Thursday, February 2, 2017

7 Days to Wait

Saul’s demise as king over Israel begins in 1 Samuel chapter 13 when he sinned against the Lord.

He was deep in battle and was waiting for a word from the Lord that they were blessed with favor in battle against their enemies.

He was given a word to wait seven days and then the prophet Samuel would show up. 

Saul waited the seven days and when he didn’t see Samuel, he decided to make an offering to the Lord in order to seek the Lord’s favor without Samuel. 
(This wasn’t the role of the king, but of the prophet and priest to perform these inquiries.)

Saul was tired of waiting, fearful and disobedient to the word of the Lord.

Feeling compelled to do something when you’re tired of waiting on God isn’t a good time to take action.

A while later, at that same battle location, in chapter 14, the men of Israel were starting to hide from their enemies, seeing that they were vastly outnumbered and out weaponized.

A small victory at one of the enemy’s outposts by Saul’s son Jonathan and his armor-bearer encouraged the men of Israel. 

Saul went to inquire of the Lord for direction and favor and as the priest was about to do so, Saul stopped him.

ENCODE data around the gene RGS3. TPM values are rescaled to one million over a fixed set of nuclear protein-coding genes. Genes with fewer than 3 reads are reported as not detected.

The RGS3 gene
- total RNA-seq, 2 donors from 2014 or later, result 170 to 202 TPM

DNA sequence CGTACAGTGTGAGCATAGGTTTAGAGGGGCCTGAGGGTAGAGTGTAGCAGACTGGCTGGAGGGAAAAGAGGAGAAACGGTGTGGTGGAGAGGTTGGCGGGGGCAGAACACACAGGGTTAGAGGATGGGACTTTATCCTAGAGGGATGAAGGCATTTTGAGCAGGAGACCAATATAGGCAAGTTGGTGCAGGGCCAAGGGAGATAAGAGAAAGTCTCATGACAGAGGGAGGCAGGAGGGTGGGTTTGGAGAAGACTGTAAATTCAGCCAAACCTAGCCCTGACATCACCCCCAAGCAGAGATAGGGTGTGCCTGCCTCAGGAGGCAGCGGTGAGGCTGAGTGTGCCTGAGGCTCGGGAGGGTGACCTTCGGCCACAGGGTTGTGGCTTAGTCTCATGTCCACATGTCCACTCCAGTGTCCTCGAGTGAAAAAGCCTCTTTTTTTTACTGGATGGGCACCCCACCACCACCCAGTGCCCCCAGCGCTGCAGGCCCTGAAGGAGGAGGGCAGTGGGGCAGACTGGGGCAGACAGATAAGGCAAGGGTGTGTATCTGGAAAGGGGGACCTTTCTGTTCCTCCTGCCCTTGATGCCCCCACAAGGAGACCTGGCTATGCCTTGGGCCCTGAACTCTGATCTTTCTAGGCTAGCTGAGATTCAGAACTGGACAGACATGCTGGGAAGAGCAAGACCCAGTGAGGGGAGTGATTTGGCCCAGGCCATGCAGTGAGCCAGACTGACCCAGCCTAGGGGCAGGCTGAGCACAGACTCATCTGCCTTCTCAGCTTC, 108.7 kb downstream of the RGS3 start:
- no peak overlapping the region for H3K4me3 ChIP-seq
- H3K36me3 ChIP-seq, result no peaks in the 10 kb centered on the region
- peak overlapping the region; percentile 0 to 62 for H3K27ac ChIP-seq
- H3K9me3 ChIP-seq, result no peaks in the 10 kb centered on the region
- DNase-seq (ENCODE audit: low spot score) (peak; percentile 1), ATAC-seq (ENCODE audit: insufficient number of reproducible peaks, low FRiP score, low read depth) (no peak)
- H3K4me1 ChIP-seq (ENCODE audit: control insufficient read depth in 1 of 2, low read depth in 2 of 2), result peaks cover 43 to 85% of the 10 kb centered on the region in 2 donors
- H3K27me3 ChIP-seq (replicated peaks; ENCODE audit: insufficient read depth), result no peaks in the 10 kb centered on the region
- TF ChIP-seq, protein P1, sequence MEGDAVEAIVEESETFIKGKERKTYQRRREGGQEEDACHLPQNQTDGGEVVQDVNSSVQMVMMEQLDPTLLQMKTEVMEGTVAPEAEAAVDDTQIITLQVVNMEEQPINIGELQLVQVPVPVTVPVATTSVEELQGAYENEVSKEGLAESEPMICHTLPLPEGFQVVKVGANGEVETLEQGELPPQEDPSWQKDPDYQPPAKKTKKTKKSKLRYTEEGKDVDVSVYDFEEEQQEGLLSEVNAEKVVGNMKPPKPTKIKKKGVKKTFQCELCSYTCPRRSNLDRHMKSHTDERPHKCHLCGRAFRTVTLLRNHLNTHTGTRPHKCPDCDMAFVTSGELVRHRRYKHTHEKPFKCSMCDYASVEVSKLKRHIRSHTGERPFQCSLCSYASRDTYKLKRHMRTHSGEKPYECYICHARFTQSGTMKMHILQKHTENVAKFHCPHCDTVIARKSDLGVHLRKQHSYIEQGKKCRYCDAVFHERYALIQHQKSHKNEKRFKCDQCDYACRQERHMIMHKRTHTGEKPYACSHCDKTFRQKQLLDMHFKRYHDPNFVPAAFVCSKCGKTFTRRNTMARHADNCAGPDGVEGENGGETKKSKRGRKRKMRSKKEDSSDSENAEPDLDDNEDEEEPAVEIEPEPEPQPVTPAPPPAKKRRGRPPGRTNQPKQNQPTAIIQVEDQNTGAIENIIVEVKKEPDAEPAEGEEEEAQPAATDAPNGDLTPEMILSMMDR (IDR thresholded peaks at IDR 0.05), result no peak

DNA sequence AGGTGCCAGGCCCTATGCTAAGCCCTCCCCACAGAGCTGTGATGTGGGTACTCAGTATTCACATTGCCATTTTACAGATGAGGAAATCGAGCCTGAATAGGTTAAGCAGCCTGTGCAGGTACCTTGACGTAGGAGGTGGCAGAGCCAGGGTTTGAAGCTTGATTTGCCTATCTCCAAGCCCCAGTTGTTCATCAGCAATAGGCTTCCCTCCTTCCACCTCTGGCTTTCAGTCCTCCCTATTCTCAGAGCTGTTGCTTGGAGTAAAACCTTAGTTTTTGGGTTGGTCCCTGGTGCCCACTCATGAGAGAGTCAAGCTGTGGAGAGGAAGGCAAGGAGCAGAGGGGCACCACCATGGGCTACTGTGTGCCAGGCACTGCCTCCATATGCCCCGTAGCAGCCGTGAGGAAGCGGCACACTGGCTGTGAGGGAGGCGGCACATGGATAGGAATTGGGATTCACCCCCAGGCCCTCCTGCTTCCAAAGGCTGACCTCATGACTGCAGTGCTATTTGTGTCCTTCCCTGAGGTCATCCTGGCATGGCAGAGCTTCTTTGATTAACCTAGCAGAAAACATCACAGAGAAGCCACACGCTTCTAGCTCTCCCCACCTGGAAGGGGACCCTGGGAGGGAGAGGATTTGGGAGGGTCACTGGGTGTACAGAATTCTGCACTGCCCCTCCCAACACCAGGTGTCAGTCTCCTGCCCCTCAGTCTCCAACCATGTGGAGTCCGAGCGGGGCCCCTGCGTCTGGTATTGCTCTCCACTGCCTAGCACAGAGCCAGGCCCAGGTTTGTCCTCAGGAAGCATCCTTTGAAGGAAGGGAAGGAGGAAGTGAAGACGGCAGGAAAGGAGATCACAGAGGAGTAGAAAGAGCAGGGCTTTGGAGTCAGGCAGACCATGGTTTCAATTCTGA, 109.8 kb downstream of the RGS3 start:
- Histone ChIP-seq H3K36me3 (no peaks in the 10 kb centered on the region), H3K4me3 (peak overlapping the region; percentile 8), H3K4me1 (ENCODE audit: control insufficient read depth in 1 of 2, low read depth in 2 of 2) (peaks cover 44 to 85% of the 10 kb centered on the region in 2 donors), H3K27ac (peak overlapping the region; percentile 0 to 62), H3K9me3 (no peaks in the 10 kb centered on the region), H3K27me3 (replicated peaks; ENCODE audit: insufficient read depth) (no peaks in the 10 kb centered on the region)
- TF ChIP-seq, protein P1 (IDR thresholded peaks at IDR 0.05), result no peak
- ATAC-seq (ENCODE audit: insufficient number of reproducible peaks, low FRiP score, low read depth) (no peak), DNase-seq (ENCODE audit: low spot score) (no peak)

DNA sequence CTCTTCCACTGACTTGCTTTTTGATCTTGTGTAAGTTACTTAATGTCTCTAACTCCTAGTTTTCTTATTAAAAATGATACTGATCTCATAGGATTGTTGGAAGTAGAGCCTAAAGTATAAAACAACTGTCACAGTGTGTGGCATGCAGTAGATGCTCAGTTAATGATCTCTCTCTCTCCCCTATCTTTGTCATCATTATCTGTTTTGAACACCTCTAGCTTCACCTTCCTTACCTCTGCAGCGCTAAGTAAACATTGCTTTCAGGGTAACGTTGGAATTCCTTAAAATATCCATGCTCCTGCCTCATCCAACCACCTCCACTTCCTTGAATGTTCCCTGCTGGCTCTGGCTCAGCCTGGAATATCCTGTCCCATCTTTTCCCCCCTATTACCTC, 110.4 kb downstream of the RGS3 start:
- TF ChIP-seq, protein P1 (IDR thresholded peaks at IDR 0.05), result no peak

He could hear the action of war in the near distance and decided to assemble his men for battle without receiving confirmation from the Lord. 

Twice Saul decided he had had enough of waiting for the Lord’s approval. 

He was slowly becoming consumed with fear. 

God gives Saul another opportunity to redeem himself in the sight of the Lord.

Through Samuel, he is given a mission with very specific instructions in chapter 15.  He does do some of what the Lord instructed him to do but not all.  He decidedly disobeyed the Lord in rebellion toward him almost as if he just didn’t care anymore. 

He then sets up a monument in another town in his own honor and there forth refers to the Lord as “the Lord your God” when speaking to Samuel. 

Saul’s heart has grown hard toward the Lord and decidedly turned away; rejecting him as his God.

This grieved the Lord. 

Saul decides to confess to Samuel that he “was afraid of the people and so I gave into them” (1 Samuel 15:24) This excuse is not enough to win back the favor of God as Saul continues to refer to the Lord as “the Lord your God” separating himself as someone who no longer follows God himself. 

The Lord then searches for another who will reign as king that will love him and not turn away, who will follow all his instructions.

The Lord found David.

The Lord still searches for those who will follow him and not turn away. 

What will you choose?


  1. Great post and observation on Saul's use of "the LORD your God." I love finding posts that delve into the Old Testament. There are so many good lessons there!

  2. Thank you Lauren! (Sorry for the late response, I've been having some technical difficulties with my blog lately!) I agree with you about the Old Testament! I love reading it! For me, it reads like a movie come to life. Thank you for your comments!